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J Abnorm Child Psychol. 2016 Jul;44(5):871-86. doi: 10.1007/s10802-015-0086-8.

Developmental Patterns of Adverse Childhood Experiences and Current Symptoms and Impairment in Youth Referred For Trauma-Specific Services.

Author information

1
Department of Psychiatry, University of Connecticut School of Medicine, 263 Farmington Avenue, Farmington, CT, 06030, USA. dgrasso@uchc.edu.
2
School of Criminal Justice and Criminalistics, California State University, Los Angeles, CA, USA.
3
Mount Sinai School of Medicine, New York, NY, USA.
4
Department of Psychiatry, University of Connecticut School of Medicine, 263 Farmington Avenue, Farmington, CT, 06030, USA.
5
UCLA- Duke University National Center for Child Traumatic Stress, Duke University Medical Center, Durham, NC, USA.

Abstract

By the time children reach adolescence, most have experienced at least one type of severe adversity and many have been exposed to multiple types. However, whether patterns of adverse childhood experiences are consistent or change across developmental epochs in childhood is not known. Retrospective reports of adverse potentially traumatic childhood experiences in 3 distinct developmental epochs (early childhood, 0- to 5-years-old; middle childhood, 6- to 12-years-old; and adolescence, 13- to 18-years-old) were obtained from adolescents (Nā€‰=ā€‰3485) referred to providers in the National Child Traumatic Stress Network (NCTSN) for trauma-focused assessment and treatment. Results from latent class analysis (LCA) revealed increasingly complex patterns of adverse/traumatic experiences in middle childhood and adolescence compared to early childhood. Depending upon the specific developmental epoch assessed, different patterns of adverse/traumatic experiences were associated with gender and with adolescent psychopathology (e.g., internalizing/externalizing behavior problems), and juvenile justice involvement. A multiply exposed subgroup that had severe problems in adolescence was evident in each of the 3 epochs, but their specific types of adverse/traumatic experiences differed depending upon the developmental epoch. Implications for research and clinical practice are identified.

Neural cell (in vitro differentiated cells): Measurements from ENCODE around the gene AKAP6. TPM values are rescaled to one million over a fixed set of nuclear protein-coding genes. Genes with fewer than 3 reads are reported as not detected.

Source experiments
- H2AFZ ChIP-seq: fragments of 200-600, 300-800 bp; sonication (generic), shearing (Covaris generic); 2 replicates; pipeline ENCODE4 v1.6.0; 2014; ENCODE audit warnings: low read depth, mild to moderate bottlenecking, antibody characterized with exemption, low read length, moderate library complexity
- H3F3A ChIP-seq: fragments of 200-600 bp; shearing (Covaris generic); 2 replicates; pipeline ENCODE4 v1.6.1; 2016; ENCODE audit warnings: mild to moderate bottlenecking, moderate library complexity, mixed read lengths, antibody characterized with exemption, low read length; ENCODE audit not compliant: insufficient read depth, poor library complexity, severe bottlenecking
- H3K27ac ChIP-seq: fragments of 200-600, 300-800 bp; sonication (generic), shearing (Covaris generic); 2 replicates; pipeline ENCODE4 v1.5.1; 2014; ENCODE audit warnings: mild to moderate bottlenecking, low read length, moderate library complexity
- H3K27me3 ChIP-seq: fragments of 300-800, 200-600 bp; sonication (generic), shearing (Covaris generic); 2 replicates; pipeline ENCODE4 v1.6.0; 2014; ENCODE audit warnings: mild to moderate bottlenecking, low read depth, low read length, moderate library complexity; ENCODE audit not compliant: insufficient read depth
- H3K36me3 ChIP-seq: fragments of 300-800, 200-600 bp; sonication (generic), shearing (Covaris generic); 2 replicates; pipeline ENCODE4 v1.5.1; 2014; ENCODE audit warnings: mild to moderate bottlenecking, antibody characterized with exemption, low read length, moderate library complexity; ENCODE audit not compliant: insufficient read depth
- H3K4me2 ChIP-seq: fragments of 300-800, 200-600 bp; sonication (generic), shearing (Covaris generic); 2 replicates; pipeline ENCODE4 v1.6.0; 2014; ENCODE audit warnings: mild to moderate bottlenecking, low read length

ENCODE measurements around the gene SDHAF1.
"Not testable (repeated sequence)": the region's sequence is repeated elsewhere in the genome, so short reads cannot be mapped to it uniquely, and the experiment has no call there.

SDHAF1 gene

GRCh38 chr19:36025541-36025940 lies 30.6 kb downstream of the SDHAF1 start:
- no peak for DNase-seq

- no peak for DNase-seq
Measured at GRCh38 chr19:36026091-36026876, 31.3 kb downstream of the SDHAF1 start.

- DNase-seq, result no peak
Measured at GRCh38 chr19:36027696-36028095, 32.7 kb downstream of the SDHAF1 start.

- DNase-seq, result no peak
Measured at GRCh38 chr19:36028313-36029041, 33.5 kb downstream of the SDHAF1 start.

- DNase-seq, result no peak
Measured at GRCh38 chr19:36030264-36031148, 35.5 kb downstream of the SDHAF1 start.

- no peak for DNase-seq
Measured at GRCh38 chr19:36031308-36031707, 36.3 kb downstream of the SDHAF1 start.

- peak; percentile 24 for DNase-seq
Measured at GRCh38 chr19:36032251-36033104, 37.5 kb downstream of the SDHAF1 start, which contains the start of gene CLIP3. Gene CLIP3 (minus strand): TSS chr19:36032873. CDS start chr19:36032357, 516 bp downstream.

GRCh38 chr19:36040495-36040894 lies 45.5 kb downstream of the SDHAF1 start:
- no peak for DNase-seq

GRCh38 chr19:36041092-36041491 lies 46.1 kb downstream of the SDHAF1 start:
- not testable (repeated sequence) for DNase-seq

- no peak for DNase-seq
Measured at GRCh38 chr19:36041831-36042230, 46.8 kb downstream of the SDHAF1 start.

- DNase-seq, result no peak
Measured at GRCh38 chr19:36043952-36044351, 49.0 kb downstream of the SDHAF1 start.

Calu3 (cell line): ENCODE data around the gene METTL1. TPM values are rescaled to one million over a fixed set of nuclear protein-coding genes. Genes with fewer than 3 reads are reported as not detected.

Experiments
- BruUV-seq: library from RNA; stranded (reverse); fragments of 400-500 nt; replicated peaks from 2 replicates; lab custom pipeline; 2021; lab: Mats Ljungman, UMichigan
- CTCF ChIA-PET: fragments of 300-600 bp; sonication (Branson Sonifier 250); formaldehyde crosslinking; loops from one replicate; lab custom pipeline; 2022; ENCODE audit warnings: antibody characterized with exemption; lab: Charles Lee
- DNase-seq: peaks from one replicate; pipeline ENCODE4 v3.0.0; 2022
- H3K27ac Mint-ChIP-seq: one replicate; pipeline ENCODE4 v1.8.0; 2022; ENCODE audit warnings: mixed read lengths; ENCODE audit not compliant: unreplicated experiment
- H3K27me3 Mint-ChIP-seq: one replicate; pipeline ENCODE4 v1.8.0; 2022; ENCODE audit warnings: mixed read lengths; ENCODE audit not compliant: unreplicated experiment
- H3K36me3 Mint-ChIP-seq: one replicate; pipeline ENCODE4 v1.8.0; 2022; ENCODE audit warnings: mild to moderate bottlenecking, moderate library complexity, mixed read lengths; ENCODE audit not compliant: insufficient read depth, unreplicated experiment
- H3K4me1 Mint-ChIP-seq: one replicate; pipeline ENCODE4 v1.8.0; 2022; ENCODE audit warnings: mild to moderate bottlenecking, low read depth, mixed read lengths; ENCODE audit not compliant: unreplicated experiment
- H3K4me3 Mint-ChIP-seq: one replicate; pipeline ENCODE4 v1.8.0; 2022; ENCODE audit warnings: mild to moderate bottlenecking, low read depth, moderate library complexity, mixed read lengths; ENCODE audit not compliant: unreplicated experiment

KEYWORDS:

Adverse childhood experiences; Juvenile justice; Polyvictimization; Trauma; Traumatic stress

PMID:
26438634
DOI:
10.1007/s10802-015-0086-8
[Indexed for MEDLINE]

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